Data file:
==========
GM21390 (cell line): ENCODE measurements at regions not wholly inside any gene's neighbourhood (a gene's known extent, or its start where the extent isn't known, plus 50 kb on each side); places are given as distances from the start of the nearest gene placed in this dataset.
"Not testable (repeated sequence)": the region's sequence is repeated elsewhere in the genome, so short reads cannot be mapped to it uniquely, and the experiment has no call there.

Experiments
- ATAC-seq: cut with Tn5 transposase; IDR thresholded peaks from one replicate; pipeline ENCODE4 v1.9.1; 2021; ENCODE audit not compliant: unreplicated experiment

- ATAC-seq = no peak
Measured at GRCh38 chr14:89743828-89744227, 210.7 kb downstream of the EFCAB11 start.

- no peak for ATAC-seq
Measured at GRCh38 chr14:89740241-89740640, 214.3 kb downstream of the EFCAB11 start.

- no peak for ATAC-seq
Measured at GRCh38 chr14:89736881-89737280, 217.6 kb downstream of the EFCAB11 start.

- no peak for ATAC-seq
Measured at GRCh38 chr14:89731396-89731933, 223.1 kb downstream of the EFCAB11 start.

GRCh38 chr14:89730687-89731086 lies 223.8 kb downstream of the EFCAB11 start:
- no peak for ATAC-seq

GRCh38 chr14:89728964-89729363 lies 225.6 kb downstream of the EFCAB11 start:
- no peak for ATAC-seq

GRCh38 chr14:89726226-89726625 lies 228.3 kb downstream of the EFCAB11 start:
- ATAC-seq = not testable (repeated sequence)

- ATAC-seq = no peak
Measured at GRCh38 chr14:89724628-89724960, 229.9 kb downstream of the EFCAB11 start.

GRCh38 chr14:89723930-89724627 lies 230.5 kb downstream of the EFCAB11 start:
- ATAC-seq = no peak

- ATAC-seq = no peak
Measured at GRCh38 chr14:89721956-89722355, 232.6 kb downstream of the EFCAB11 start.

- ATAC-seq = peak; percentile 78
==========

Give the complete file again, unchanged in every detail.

GM21390 (cell line): ENCODE measurements at regions not wholly inside any gene's neighbourhood (a gene's known extent, or its start where the extent isn't known, plus 50 kb on each side); places are given as distances from the start of the nearest gene placed in this dataset.
"Not testable (repeated sequence)": the region's sequence is repeated elsewhere in the genome, so short reads cannot be mapped to it uniquely, and the experiment has no call there.

Experiments
- ATAC-seq: cut with Tn5 transposase; IDR thresholded peaks from one replicate; pipeline ENCODE4 v1.9.1; 2021; ENCODE audit not compliant: unreplicated experiment

- ATAC-seq = no peak
Measured at GRCh38 chr14:89743828-89744227, 210.7 kb downstream of the EFCAB11 start.

- no peak for ATAC-seq
Measured at GRCh38 chr14:89740241-89740640, 214.3 kb downstream of the EFCAB11 start.

- no peak for ATAC-seq
Measured at GRCh38 chr14:89736881-89737280, 217.6 kb downstream of the EFCAB11 start.

- no peak for ATAC-seq
Measured at GRCh38 chr14:89731396-89731933, 223.1 kb downstream of the EFCAB11 start.

GRCh38 chr14:89730687-89731086 lies 223.8 kb downstream of the EFCAB11 start:
- no peak for ATAC-seq

GRCh38 chr14:89728964-89729363 lies 225.6 kb downstream of the EFCAB11 start:
- no peak for ATAC-seq

GRCh38 chr14:89726226-89726625 lies 228.3 kb downstream of the EFCAB11 start:
- ATAC-seq = not testable (repeated sequence)

- ATAC-seq = no peak
Measured at GRCh38 chr14:89724628-89724960, 229.9 kb downstream of the EFCAB11 start.

GRCh38 chr14:89723930-89724627 lies 230.5 kb downstream of the EFCAB11 start:
- ATAC-seq = no peak

- ATAC-seq = no peak
Measured at GRCh38 chr14:89721956-89722355, 232.6 kb downstream of the EFCAB11 start.

- ATAC-seq = peak; percentile 78